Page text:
Monday, June 22, 2009

beards & neckties

It occurred to me this afternoon that my beard functions for me in some of the same ways that my neckties used to, as a sort of masculine armor. I was talking with some transmasculine friends this weekend about our respective masculinities, and the markers of that masculinity, and how important it was to have that masculinity firmly anchored.

I used to wear neckties not for the reasons I do know- because they are beautiful and stylish and dapper- but because I needed them as a badge of my masculinity. I don't know how well it worked as a broadcast system, and most people probably still saw me as a dyke in a tie prior to transition. But I felt safe and grounded in my neckties; I'd learned to tie them from my uncles, and my father had given me a few of his, and I could feel a connection to every man I saw on the street or in GQ. W e all chose to tie these tiny nooses around our necks in the name of masculine beauty and tradition.

My good friend Mary Ellen even worked with me on a project of mine about the ties I wore as shields. She took some gorgeous pictures of me that I made polaroid transfers with, and I think it captured nicely some of the nuances of my choices, how I hoped the ties I put on could be both broadcasting signal and dampening field, announcing my masculinity and hiding my female breasts.

Here are a few from the series:

I don't wear my ties to signal my gender anymore. I wear them for fashion, or perhaps to add a touch of authority to my youthful demeanor. In fact, for a while early in my transition R. commented that I'd become a casual dresser, as I'd traded in my ties for tight t-shirts after I had chest surgery, in a sartorially opposite but psychologically similar announcement of my gender.

My beard is now, I realized, my primary gendered fashion statement. Like the ties used to be, it's mostly a matter of style preference (I think I look cuter with a beard!) but it's certainly a way for me to assert my maleness as well. I'm sure it's why I started growing out my sideburns long before I should have, and persisted through the patchiness. Nothing says 'dude' like facial hair, and I feel it welling up in me especially right before I head home, to face the folks (family, old friends) who have the strongest memories of me as female. I want my face as fuzzy as possible, to again both broadcast my maleness and dampen my female history that lives in people's memories.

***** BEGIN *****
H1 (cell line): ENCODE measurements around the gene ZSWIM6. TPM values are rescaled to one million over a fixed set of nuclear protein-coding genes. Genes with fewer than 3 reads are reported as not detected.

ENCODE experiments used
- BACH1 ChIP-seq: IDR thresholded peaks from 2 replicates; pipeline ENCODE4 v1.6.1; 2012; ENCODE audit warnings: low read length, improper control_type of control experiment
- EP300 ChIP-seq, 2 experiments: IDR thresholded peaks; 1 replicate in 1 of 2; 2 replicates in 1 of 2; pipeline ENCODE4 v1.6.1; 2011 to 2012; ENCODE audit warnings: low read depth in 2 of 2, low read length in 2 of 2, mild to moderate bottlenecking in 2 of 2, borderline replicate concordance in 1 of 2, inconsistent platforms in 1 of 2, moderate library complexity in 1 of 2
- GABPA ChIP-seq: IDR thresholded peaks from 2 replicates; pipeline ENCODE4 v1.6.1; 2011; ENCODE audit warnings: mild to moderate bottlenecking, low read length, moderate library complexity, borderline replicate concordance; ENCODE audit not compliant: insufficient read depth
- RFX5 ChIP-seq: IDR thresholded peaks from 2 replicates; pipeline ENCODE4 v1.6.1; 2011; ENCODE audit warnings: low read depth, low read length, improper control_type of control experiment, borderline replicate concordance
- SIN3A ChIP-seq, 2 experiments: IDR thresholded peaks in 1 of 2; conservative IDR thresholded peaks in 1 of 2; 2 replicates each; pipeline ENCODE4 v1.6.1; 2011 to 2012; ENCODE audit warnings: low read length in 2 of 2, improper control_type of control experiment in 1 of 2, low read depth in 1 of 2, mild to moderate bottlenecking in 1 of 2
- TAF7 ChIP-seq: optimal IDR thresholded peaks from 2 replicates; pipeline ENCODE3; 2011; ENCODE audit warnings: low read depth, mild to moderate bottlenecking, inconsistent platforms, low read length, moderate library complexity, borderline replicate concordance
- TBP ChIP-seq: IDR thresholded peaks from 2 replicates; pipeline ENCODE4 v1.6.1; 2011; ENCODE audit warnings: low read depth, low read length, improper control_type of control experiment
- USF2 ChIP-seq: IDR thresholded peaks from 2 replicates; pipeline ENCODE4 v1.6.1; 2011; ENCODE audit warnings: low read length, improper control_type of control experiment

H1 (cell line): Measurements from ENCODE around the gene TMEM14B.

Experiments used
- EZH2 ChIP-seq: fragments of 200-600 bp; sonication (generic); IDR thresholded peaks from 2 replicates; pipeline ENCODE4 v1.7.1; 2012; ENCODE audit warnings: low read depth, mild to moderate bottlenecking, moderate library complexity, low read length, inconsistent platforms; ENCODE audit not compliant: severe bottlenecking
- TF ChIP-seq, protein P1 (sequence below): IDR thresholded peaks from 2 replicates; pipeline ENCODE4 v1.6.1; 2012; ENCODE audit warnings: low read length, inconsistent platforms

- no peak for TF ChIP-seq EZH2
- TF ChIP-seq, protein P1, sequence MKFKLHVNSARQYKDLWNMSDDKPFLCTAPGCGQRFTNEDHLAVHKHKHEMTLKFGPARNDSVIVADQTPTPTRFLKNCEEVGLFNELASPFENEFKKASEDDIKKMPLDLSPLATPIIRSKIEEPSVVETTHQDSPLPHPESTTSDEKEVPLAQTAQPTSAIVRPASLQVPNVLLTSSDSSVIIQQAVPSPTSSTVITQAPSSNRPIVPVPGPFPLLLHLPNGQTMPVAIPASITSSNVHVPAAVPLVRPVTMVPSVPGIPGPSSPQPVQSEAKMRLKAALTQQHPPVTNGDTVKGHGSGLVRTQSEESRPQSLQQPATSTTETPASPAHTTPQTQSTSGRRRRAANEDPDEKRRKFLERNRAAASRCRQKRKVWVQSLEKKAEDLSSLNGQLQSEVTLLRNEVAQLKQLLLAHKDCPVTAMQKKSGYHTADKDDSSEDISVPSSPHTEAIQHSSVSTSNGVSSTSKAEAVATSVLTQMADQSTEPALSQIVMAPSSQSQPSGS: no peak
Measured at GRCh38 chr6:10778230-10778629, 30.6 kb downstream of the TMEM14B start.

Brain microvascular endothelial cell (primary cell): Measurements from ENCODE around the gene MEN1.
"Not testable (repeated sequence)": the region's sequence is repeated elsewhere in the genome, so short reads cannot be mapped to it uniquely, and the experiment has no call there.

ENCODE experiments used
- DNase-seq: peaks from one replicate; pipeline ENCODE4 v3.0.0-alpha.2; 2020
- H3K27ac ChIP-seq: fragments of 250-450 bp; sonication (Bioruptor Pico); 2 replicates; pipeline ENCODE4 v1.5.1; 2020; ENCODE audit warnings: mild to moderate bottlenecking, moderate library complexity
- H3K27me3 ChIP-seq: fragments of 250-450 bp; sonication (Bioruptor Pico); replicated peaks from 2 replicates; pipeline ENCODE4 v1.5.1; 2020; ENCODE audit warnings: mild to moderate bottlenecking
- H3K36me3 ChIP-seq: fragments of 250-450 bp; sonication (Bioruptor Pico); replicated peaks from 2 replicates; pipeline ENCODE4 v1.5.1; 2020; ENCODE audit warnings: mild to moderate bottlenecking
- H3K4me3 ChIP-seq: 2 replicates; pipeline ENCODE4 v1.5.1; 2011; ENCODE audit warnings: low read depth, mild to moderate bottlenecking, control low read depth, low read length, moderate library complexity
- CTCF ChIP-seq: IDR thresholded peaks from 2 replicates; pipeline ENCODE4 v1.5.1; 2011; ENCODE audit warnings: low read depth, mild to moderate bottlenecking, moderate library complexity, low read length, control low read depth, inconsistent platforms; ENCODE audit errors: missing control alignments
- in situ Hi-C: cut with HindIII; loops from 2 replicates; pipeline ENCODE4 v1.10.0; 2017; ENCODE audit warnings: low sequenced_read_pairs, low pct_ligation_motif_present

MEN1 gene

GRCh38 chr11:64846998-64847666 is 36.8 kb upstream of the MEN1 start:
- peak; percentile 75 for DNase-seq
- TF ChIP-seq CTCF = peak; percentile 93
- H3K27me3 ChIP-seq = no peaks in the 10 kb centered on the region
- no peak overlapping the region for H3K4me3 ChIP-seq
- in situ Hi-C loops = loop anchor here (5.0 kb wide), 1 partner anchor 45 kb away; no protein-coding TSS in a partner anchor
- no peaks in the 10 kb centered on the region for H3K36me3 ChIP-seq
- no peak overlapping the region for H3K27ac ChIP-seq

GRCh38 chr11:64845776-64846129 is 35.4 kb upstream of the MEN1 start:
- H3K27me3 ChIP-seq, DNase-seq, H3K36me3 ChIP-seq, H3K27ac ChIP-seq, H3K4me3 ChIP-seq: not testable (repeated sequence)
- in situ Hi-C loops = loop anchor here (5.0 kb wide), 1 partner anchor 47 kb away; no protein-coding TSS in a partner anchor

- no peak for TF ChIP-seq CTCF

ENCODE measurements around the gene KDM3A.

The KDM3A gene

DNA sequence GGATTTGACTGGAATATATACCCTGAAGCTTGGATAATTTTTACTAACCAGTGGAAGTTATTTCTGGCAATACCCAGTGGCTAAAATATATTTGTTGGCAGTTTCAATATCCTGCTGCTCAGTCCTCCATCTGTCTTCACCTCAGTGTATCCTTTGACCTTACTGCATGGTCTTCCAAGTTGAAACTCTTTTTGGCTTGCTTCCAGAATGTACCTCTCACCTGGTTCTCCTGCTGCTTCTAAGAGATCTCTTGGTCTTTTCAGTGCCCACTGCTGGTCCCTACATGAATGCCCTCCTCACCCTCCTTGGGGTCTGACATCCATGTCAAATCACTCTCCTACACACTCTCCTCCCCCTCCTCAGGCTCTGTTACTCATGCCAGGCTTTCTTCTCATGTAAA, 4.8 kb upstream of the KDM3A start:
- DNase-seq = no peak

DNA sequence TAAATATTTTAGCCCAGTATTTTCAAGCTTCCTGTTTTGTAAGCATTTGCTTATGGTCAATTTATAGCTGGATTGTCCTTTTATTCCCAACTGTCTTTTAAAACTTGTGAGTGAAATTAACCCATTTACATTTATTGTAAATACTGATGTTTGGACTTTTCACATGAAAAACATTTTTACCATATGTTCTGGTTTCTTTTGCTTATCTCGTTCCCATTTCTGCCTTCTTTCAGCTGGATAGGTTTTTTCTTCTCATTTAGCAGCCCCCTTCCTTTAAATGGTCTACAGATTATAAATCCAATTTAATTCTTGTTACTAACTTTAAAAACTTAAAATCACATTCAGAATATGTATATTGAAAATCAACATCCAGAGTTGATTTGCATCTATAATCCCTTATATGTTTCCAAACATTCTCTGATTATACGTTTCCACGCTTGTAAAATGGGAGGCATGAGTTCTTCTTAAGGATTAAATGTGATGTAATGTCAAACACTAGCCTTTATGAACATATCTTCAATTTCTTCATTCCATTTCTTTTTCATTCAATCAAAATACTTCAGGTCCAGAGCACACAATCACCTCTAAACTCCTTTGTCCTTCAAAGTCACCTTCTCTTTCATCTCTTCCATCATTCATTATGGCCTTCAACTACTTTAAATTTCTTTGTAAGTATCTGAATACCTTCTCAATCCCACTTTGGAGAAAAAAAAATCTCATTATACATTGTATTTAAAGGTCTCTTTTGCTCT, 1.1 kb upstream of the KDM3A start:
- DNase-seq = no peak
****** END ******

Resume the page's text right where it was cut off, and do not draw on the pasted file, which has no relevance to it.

6 comments:

Mo Machiva said...

I feel very similar about my beard, yarmulke and Jewishness. Perhaps even my masculinity, although wanna hear a shameful secret? I've never really taken a good hard look at my gender identity, despite all the wonderful invitations I've had to do so.I wonder if I'm scared.

but still... said...

Hi Eli,

I've been reading your blog for over a year and have found it most helpful on several occasions. Today's post seem extra fitting. I'm obsessed with ties. I knew I was using them as a means to beef up my masculinity but also as a fashionable expression. I'm a dandy and I know it. I think I used my yarmulke as more of a shield than I do ties. I wore it as a means to assert my Jewishness (although I was also asserting my masculinity). It took about a year for me to feel well grounded in my faith and Jewishness before I stopped wearing it 24/7. Although I hope to have the beard someday to replace my ties as a gender marker, I'll keep the ties on because I like them and I think I look good in them. Thanks for such insightful posts!

ps. you should consider bow-ties.

Anonymous said...

you are such a good writer. damn. makes me excited for the work ahead of us.

xoxo
sis

Jackson said...

I use ties (and fedoras) for the same purpose. Not only do they give me a strong sense of "masculinity asserted", but they help me feel quite dapper as well, which is certainly not something I'll ever complain about.

Jackson said...

er... "which is certainly not something about which I'll ever complain."


How very embarrassing.

Anonymous said...

man, just reading this, i could so easily have written the exact same things. its uncanny how true your story is to me too!

i'm just a random who stumbled across your journal via a trans community.